Family stories include the good, the bad, and the ugly. How do we respond to terrible events? The stories in Genesis 34-35 are set in a different cultural context and are not easy to understand, but it is easy to recognize the hardship in Jacob’s family.
First of all, Jacob’s family were not saints. I have heard a lot of different angles on the story of how Shechem defiled Dinah, Jacob’s daughter, taking her when she was away from her family. It sounds a bit like a modern love story, getting carried away too quickly and going past boundaries. What he did was bad, and Jacob’s sons took it as a personal offense. But then the story turns ugly. Jacob’s sons were strong-willed and vengeful. And they took out their anger against one man by deceiving the entire city. They used the act of circumcision which God had given them to set them apart from their neighbors into a weapon to weaken their foes. And then they killed a city. How did Jacob respond? With fear of further retaliation, not any discipline for his sons.
The family is in an ugly spot. It would have been so easy for someone to come wipe them out. But God told Jacob to go back to Bethel, the place where God had first spoke to him as he fled from his family in a dream. And Jacob obeyed. They traveled safely under God’s protection, and Jacob built an altar.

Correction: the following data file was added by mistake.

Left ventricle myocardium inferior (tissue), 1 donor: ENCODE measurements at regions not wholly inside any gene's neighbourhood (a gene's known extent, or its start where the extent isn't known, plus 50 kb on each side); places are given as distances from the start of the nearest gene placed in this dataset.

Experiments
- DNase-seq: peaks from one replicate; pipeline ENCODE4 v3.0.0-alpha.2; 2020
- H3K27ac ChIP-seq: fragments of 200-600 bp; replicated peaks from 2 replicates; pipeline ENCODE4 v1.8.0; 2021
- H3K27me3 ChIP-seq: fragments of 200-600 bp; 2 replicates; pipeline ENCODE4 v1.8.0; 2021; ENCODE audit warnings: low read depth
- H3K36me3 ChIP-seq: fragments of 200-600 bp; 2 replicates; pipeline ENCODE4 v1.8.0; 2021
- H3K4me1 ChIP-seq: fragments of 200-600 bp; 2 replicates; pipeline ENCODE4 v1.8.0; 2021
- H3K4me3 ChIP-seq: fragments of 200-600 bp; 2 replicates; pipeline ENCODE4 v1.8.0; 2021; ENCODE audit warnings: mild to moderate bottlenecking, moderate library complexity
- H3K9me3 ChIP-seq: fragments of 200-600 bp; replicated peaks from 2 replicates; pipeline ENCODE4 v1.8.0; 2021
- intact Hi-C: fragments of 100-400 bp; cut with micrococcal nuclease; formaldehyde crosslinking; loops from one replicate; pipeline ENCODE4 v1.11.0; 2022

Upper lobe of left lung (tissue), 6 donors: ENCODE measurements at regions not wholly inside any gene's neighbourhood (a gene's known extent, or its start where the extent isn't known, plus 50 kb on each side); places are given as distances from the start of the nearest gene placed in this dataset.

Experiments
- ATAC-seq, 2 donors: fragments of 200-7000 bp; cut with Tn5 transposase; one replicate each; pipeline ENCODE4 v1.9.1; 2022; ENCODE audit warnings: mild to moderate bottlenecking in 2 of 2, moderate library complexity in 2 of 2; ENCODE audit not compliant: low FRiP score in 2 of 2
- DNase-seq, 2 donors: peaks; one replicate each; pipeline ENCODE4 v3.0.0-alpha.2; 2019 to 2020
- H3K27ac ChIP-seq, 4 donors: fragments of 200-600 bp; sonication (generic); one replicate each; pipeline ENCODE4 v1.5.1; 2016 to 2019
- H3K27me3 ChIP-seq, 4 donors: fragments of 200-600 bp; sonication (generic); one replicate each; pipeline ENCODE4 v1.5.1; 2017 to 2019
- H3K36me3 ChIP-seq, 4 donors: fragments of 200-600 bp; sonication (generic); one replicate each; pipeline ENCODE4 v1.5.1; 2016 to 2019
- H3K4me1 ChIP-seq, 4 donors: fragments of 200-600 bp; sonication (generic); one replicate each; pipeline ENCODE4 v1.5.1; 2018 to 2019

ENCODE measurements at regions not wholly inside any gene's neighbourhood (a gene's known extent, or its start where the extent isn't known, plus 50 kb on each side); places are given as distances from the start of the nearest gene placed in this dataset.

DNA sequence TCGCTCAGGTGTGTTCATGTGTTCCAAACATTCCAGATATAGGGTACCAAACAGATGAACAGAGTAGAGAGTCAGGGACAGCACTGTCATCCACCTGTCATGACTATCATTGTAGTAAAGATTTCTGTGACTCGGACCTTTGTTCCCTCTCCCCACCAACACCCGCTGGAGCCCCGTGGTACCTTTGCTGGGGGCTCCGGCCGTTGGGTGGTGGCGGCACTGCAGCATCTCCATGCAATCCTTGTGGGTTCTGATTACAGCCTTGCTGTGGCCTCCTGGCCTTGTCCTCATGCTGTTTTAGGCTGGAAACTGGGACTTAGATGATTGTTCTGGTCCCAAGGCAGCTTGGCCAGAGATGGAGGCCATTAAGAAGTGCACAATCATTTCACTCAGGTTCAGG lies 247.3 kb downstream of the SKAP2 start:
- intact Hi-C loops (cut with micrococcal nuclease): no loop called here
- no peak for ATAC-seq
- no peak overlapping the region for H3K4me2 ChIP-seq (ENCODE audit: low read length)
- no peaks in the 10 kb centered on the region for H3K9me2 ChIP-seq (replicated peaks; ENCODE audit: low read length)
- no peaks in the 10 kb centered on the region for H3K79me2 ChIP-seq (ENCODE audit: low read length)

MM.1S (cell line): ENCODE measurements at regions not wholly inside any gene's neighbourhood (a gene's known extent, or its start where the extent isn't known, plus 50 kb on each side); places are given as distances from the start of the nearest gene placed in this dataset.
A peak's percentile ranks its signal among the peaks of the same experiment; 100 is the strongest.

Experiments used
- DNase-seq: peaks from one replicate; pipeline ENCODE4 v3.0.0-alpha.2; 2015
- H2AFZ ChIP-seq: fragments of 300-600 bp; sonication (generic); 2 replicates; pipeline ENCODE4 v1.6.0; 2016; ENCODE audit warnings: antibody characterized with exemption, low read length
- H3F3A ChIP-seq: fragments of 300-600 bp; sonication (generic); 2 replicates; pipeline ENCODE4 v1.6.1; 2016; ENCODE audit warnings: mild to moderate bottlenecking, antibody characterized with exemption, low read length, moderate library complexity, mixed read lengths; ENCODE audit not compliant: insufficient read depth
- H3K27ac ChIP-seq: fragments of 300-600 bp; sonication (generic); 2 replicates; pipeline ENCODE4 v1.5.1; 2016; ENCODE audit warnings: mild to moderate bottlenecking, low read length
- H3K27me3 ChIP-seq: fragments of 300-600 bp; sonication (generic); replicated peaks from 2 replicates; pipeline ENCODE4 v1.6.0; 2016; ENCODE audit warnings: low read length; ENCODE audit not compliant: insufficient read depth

While this was a high point, there was much more sadness to come for the family. Dinah, Rebecca’s nurse, died and was buried. And then Jacob’s dearest Rachel died as she gave birth to Benjamin. And then Isaac died. And Jacob was alone with his other wives, his brother, and his wild kids. What would stop them from simply marrying into the peoples around them until the family slowly splintered away? Yet at Bethel, God reaffirmed his promise (Chapter 35):
“10 And God said to him, “Your name is Jacob; no longer shall your name be called Jacob, but Israel shall be your name.” So he called his name Israel. 11 And God said to him, “I am God Almighty: be fruitful and multiply. A nation and a company of nations shall come from you, and kings shall come from your own body. 12 The land that I gave to Abraham and Isaac I will give to you, and I will give the land to your offspring after you.”
How in the world would that happen? How could this ragtag group of rascals become a mighty nation? And why would God use a family that was so painfully messed up?
But then, all families are like that. And God did use them. This was the precursor to Joseph being taken to Egypt. And becoming second in command. And then Israel was isolated in Egypt to grow and flourish until God brought them back to take control of the land. He had a plan to save the messed-up family. And He offers us a similar opportunity, no matter how bad, ugly, and messed-up our lives are.
God, thank You for using messy lives. It reflects on who You are – not only powerful, but so compassionate and full of grace for us! Thank You. God, please show me where I go wrong in my life, and help me see all the places where You are guarding and guiding me. Thank You for saving, protecting, changing us. To You be the glory. Amen.